Malinda Golden, a field service representative in Eufaula, also has a personal take on volunteering through APSO. “I volunteer to help others because, if I can make one child smile, feed a family or keep the elderly warm with a blanket, I am getting to share my love with people.
“I volunteer because of the love I have for my community and the people in it,” Golden added.
Cindy Harcrow, a customer services representative in the company’s Western Division, eloquently described her volunteering through APSO: “I enjoy knowing that I get to be a part of something that means so much to those in need and leaving footprints of grace.
“I get to support causes I truly believe in, raising awareness, helping in times of need and putting smiles on people’s faces – all the things I love,” Harcrow said.
Ed Barnes, who works in Western Division field operations, said, “I volunteer to help others because at some time, everyone needs some form of help.”
Steve Marlowe, a community relations manager in the company’s Eastern Division, put it this way: “I volunteer to help others, simply because it’s the right thing to do.”
Mack Jenkins, a field services rep in Montgomery and APSO volunteer, said: “I enjoy helping people in any way I can, no matter what the circumstance is, or the need.”
APSO volunteers can choose from a range of projects that touch them. But they are also quick to pitch in wherever it’s needed – after natural disasters, for example.
Schmitz, a fisherman and volunteer fishing coach, said one of his favorite projects is the Alabama Coastal Foundation’s annual Coastal Cleanup, in which APSO volunteers join people from multiple organizations and schools to remove trash from area waterways. “Protecting our natural resources and fisheries can have a lasting impact in our communities,” Schmitz said.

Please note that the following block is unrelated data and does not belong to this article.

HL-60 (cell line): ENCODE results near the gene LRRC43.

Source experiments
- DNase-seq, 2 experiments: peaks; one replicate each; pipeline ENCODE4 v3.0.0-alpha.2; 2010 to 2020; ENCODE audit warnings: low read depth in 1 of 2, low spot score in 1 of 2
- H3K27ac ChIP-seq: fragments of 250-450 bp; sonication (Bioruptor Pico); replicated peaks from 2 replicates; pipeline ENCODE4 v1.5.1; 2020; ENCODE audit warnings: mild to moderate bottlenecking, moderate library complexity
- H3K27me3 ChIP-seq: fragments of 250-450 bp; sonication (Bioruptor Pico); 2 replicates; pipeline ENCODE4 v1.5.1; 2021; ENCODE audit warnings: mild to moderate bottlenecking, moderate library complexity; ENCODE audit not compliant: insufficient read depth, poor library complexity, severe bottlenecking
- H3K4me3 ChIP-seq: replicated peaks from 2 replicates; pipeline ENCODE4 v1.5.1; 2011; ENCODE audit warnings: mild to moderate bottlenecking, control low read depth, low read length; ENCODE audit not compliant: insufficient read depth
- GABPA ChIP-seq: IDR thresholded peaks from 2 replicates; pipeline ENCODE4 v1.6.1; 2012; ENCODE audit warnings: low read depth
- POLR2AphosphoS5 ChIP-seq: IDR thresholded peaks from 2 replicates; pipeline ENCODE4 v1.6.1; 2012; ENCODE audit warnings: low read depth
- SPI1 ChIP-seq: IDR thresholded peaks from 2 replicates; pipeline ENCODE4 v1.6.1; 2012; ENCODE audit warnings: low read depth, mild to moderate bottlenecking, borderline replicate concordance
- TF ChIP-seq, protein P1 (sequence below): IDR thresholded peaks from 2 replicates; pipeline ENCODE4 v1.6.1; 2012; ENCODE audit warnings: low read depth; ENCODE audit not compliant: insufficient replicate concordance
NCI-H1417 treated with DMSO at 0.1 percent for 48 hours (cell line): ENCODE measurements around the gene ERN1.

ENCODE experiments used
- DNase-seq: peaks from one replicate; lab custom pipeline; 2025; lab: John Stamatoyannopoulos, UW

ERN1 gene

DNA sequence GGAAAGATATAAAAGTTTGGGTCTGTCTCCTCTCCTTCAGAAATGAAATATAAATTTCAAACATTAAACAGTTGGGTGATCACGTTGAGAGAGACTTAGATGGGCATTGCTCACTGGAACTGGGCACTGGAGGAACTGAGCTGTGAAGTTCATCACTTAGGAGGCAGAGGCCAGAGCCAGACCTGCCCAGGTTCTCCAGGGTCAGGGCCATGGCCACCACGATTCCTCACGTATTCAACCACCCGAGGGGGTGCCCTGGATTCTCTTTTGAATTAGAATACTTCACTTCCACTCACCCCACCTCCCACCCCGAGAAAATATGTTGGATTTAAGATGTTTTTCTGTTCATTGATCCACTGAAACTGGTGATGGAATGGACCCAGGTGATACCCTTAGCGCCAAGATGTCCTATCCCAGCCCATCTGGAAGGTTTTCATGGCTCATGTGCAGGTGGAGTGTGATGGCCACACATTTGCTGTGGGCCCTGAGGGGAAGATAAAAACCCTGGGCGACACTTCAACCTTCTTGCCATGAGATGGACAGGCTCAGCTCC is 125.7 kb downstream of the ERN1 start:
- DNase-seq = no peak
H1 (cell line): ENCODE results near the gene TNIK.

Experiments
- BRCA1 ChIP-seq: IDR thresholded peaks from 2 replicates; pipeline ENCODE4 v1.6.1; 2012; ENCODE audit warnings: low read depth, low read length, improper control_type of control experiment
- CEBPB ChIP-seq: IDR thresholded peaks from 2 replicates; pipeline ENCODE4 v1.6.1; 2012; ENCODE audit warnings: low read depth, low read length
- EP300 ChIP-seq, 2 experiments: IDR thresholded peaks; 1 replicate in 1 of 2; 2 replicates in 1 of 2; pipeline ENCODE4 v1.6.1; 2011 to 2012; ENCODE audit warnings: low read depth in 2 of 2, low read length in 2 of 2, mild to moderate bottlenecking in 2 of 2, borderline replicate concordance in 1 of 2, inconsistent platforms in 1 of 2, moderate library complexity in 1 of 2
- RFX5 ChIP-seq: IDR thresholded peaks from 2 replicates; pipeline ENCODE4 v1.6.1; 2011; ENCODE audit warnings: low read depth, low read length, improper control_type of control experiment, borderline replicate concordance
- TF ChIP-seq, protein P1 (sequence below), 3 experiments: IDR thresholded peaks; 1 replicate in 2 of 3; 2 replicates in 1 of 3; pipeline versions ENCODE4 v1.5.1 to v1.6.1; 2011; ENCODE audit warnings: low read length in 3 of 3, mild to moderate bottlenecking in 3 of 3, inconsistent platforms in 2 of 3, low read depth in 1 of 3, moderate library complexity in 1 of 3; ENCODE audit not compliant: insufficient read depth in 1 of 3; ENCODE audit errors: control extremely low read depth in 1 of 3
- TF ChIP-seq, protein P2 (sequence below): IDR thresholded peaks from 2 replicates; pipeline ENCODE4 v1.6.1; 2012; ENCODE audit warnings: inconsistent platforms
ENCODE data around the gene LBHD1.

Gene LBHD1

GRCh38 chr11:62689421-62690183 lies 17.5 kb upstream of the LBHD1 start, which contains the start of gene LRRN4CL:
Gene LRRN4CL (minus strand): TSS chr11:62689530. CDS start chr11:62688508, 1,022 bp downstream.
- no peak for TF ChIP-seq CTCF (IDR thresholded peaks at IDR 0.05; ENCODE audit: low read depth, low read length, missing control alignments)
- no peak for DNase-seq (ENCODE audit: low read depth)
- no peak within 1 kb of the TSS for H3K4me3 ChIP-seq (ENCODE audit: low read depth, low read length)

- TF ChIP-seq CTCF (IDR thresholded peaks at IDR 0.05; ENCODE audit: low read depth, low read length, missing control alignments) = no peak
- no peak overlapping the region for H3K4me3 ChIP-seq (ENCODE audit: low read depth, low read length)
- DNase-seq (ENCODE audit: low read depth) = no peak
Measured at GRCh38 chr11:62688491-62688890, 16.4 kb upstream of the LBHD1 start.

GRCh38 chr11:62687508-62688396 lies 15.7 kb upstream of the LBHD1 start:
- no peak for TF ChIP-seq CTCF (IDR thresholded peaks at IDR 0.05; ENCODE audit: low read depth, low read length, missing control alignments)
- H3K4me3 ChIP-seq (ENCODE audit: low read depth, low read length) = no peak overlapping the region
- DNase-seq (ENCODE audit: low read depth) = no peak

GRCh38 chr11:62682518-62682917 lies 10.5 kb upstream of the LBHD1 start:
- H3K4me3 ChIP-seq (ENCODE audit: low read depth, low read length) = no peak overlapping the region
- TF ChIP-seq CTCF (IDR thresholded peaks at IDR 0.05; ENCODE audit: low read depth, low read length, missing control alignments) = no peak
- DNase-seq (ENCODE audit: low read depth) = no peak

Boshell said it’s a “three-way tie” as far as her favorite community projects. Her top ones are participating in Christmas toy shopping for needy children, painting homes in the historic Africatown community and helping with grounds upkeep at Wilmer Hall children’s home.
Tan Grayson is a longtime APSO volunteer in Birmingham. Her favorite is the “Good Samaritan” project in which volunteers help collect and provide clothes and meals to area shelters. The meals are prepared during lunch breaks and delivered in the evenings.
Don Franklin works in Birmingham. The longtime employee has been part of APSO for 25 years. His favorite project, among many over the decades, was the “Achievers Baseball League” in which volunteers served as “buddies” for children and young adults with physical and emotional disabilities who took the field in two-inning ballgames. After the games, APSO volunteers joined the players for snacks and drinks that were supplied by APSO.
“I have benefited from APSO more than anyone I know,” said Franklin, who has stayed active in the organization throughout his company career and changing job positions. “It has helped me grow as a person instead of living in my own little world.”
Franklin oversees the Energizers, the volunteer service organization made up of Alabama Power retirees – many of whom were involved in APSO when they were employees. He credits securing his current position to the experiences and relationships he developed through APSO projects.
“I have received much more from APSO and the Energizers than what I have given. I have been and am still very blessed,” Franklin said.
Learn more about Alabama Power employee and retiree volunteers here.